You are Jerry Reinsdorf and you’ve been watching a $94.8 million paycheck look good in a suit on the bench for most of the last three seasons. You have also thrown in the cost of an MRI or three for the same beneficiary — plus two knee surgeries and all that rehab.
Nearly six years ago, your sports medicine staff publicly advocated doing MRIs of all NBA players’ knees — before they are hurt.
In the summer of 2005, 14 Bulls players had an MRI done to both knees and the results appeared in the Journal of Knee Surgery in January of 2008.
Only three of the 28 MRIs were read as normal. Fully half of the knees had “degenerative” changes. Even more had meniscus abnormalities. (There’s a very good chance that Rose’s meniscus tear wasn’t new but instead a worsening of one already there.)
At the conclusion of the article, the authors — including Bulls orthopaedic surgeon Brian Cole, MD, MBA — wrote, “The fact that knee abnormalities vary widely in asymptomatic athletes is evidence to offer players preseason MRI for future comparison and to begin a registry of abnormalities ... This may prove to be clinically advantageous for injury prevention and improving diagnostic accuracy for knee complaints. Ultimately, a baseline MRI can be used as a powerful tool to better treat asymptomatic or symptomatic knees.”
Did you follow that advice?
Because diagnostic imaging tests (x-ray, ultrasound, CT scan, & MRI) can also be powerful tools in contract negotiations.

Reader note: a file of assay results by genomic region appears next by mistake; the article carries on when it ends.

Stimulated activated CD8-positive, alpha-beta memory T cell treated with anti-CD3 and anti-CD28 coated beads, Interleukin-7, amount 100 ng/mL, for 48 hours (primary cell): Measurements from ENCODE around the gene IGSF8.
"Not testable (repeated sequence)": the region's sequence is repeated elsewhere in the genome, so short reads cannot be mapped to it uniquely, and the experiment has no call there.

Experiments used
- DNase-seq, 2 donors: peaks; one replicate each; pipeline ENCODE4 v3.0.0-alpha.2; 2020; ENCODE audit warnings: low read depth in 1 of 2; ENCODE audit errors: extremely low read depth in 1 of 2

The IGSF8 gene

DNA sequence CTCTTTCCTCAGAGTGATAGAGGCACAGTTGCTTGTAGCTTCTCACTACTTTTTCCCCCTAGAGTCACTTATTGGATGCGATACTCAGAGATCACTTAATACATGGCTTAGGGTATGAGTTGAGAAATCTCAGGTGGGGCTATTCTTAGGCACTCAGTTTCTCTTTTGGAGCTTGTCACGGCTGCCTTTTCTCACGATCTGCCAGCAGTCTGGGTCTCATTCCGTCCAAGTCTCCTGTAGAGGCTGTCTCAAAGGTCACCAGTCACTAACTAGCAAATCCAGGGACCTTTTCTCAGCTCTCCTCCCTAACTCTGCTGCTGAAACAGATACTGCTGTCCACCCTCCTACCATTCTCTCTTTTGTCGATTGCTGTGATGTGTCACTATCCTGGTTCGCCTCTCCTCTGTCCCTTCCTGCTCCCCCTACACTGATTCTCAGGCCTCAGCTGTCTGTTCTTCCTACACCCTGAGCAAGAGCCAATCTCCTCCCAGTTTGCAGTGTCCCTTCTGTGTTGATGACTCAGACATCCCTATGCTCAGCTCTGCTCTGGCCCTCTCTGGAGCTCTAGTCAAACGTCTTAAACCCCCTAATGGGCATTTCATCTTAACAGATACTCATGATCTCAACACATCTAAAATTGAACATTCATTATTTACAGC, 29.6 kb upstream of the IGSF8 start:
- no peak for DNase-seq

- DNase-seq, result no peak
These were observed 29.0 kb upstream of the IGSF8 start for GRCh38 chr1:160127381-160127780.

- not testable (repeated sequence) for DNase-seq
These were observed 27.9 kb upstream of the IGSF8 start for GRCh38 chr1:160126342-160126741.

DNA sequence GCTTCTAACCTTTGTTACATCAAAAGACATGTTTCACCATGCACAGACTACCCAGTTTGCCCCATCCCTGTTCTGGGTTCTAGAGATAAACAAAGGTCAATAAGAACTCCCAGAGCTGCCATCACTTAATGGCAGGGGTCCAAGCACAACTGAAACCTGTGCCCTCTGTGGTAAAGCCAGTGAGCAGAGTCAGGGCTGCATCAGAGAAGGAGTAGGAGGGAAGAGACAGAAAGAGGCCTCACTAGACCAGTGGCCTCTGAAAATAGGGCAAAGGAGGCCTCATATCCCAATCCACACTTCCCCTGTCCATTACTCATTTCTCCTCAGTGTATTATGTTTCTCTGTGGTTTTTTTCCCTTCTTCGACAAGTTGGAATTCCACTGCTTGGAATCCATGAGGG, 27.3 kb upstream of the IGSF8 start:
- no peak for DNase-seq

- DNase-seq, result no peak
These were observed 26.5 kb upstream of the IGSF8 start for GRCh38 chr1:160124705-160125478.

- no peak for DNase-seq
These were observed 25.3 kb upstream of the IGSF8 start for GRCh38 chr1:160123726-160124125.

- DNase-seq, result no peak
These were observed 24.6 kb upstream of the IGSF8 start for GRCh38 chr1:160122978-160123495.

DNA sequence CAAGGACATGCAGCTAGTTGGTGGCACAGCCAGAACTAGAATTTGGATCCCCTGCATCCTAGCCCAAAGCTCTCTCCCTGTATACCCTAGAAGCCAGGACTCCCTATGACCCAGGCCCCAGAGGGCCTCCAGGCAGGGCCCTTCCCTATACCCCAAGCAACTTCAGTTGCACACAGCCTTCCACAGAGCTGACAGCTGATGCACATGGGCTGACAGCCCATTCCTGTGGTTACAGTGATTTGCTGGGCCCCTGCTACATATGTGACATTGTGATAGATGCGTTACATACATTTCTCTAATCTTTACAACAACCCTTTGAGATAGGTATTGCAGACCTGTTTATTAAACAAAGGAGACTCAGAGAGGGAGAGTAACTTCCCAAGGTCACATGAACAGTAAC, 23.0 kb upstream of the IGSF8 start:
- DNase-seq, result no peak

If you are Reinsdorf, you must have noticed how your fellow MLB-team-owner, John Henry of the Red Sox, handled discussions with then free-agent Mike Napoli a year ago.
Initially signed to a three-year, $39 million contract, Napoli then took a physical that revealed a degenerative hip condition. Ultimately, the two parties agreed on a one-year, $5 million deal loaded with incentives. By season’s end, Napoli hit every milestone, earning $13 million — and a World Series ring. Playing first base instead of catcher, Napoli’s hips got a break. Everybody won.
You are Reinsdorf, though, and you know there is no position-change possible to protect Rose’s knees.
Consequently, you have to wonder if, in the final two years of his contract, Rose will live up to your expectations.
Meanwhile, as an NBA owner, you would probably like to fire commissioner David Stern for leading the league into that lockout of 2011 — if only he wasn’t about to retire.
Stern himself has admitted a higher-than-normal injury rate in 2011-12 — of which Rose was a large part — was the result of truncated training camps and the compressed schedule that followed.
Rose was among the early injured, ultimately missing 26 games with ankle, big toe, groin, and/or low back troubles at various times — before the fourth quarter of Game 1 of the playoffs and a fatigued Rose tore his left ACL.
You are Jerry Reinsdorf. You see the Angels’ contract with Albert Pujols, the Yankees’ contract with Alex Roderiguez, and what’s left of your contract with Rose. Will you agree to a long-term, high-priced contract with a player for the Bulls or White Sox ever again?
John Doherty is a certified athletic trainer and licensed physical therapist. This column reflects solely his opinion. Reach him at email@example.com. Follow him on Twitter @JDohertyATCPT.